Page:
Davie Jones & the King Bees

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The first record David Bowie made was as lead singer of Davie Jones & the King Bees on the single "Liza Jane"/"Louie Louie Go Home," which came out in June 1964. Bowie was still going by his first…
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The first record David Bowie made was as lead singer of Davie Jones & the King Bees on the single "Liza Jane"/"Louie Louie Go Home," which came out in June 1964. Bowie was still going by his first name of David Jones at this point, and playing Rolling Stones-styled R&B-rock with the King Bees. Their sound was very much in the rough sub-Stones strata inhabited by too many groups to count in 1964, with a repertoire full of staples like "Hoochie Coochie Man" and "Got My Mojo Working." A press release of the time listed Bowie's favorite vocalists as Little Richard, Bob Dylan, and John Lee Hooker. The music was a long way from what Bowie would become famous for in the '70s, and a good deal less original.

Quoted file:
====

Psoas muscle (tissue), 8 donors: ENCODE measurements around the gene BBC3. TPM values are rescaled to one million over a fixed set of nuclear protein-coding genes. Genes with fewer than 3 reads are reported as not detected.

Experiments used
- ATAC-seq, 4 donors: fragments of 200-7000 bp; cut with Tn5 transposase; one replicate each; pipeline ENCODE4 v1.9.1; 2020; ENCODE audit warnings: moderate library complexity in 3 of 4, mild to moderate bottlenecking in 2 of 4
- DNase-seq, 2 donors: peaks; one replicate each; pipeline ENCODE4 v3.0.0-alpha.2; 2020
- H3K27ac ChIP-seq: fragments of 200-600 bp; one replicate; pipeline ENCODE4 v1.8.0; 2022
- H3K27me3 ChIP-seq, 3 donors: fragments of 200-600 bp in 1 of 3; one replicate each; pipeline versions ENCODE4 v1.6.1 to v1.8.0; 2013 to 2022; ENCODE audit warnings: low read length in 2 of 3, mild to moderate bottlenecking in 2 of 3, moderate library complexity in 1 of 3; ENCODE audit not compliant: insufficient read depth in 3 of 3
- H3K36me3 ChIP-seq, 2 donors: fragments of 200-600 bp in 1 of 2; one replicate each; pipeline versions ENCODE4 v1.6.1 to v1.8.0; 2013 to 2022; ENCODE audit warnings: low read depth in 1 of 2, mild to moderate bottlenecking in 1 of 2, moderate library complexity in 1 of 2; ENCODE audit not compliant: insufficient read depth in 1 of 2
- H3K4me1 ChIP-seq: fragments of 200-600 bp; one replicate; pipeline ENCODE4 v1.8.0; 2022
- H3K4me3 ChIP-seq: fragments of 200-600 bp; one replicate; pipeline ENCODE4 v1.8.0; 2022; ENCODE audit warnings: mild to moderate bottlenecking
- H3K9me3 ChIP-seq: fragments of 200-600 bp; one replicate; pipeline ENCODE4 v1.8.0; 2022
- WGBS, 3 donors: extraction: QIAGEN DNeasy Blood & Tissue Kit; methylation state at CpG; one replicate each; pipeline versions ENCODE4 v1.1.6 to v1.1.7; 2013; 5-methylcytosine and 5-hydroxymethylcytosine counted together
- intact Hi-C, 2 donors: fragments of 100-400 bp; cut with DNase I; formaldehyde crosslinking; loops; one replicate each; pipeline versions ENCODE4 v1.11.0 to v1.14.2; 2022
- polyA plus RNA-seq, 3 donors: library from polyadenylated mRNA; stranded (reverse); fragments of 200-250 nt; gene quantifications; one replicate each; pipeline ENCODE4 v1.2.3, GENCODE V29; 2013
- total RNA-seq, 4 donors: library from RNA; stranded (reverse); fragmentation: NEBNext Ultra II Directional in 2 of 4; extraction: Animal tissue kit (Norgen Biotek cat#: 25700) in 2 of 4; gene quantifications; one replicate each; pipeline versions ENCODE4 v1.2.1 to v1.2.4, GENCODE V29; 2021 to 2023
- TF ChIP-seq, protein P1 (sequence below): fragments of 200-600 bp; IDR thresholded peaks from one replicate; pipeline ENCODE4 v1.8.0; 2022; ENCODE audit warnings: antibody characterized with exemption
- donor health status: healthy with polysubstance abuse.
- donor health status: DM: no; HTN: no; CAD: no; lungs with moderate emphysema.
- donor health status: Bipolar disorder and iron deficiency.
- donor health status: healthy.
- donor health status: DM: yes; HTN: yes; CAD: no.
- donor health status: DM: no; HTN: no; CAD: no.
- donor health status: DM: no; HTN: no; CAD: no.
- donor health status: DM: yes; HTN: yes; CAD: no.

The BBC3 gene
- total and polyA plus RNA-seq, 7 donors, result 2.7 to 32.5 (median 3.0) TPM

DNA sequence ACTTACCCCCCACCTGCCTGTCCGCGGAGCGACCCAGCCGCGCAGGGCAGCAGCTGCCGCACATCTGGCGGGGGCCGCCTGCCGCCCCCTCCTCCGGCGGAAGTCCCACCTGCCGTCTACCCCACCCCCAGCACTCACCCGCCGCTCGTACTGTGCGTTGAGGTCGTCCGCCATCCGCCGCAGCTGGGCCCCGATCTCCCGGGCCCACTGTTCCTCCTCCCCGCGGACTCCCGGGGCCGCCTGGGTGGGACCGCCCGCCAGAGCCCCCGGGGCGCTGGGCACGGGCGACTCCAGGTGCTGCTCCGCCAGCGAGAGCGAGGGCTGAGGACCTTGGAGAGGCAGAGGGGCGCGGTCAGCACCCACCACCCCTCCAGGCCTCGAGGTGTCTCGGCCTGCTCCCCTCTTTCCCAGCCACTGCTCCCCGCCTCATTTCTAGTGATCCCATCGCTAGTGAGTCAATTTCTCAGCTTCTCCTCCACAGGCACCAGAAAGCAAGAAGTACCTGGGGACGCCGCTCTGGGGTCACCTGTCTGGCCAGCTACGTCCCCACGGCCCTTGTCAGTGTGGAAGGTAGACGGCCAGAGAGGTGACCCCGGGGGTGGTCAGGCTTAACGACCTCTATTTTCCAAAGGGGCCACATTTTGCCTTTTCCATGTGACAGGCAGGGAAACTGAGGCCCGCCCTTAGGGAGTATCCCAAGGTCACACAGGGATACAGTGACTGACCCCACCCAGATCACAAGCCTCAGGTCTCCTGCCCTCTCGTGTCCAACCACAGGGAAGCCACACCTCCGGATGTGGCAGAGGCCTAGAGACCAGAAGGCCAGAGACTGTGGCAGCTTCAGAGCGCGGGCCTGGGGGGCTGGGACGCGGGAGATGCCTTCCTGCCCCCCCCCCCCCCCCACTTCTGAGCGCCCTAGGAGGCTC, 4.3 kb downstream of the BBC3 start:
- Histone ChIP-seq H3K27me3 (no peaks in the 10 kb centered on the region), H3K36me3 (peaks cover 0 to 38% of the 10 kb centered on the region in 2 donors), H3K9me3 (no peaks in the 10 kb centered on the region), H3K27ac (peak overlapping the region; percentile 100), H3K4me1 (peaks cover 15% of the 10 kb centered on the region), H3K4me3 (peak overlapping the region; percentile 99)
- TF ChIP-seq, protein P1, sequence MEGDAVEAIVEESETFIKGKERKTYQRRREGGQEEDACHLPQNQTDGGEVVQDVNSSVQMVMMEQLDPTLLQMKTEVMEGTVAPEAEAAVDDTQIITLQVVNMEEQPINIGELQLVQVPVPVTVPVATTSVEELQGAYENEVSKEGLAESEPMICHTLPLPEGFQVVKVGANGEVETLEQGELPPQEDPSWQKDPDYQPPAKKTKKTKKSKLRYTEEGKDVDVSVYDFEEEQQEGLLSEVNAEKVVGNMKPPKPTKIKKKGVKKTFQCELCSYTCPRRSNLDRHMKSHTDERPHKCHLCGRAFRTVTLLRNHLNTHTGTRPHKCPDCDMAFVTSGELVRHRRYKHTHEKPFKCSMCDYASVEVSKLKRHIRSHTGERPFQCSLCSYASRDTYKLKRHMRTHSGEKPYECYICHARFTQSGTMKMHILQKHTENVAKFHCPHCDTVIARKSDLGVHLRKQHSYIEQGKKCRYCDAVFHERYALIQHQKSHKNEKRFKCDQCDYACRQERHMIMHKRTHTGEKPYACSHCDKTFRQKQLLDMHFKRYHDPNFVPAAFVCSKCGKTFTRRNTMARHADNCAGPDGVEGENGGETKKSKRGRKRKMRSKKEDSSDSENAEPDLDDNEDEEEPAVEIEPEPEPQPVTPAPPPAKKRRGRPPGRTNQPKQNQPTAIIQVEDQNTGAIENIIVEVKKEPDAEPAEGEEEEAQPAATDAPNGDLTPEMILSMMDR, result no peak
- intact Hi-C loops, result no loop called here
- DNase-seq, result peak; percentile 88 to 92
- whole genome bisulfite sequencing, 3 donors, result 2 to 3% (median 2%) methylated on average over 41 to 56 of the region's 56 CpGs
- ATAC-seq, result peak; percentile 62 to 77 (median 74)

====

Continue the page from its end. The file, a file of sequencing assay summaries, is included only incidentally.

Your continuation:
Nonetheless, Davie Jones & the King Bees attracted the interest of manager Leslie Conn, who producing their first single and arranged for it to come out on the Decca subsidiary Vocalion. The A-side was a rearrangement of the black spiritual "Liza Jane," for which Conn took the songwriting credits. Although shunned as worthless by some Bowie biographers, it wasn't a bad British R&B effort, brash if typical and derivative. Bowie played sang and played saxophone, an instrument he would rarely return to in his lengthy career. The B-side, a cover of the obscure Paul Revere song "Louie Louie Go Home," was lousy, and one of the worst things Bowie ever issued on disc.

The single didn't go anywhere, and soon after its release, Bowie left the King Bees, moving on to his next group, the Manish Boys. "Liza Jane"/"Louie Louie Go Home," an extremely rare and valuable single for years, eventually got reissued on several occasions, and is most readily available on Rhino's compilation of early David Bowie material, Early On (1964-1966). The only member of the King Bees to play a role in Bowie's post-King Bees activities was rhythm guitarist and harmonica player George Underwood, a childhood friend who did the painting of Bowie that appeared on the back of the 1969 David Bowie album, and worked for the singer's management company, Mainman, as a designer and graphic artist.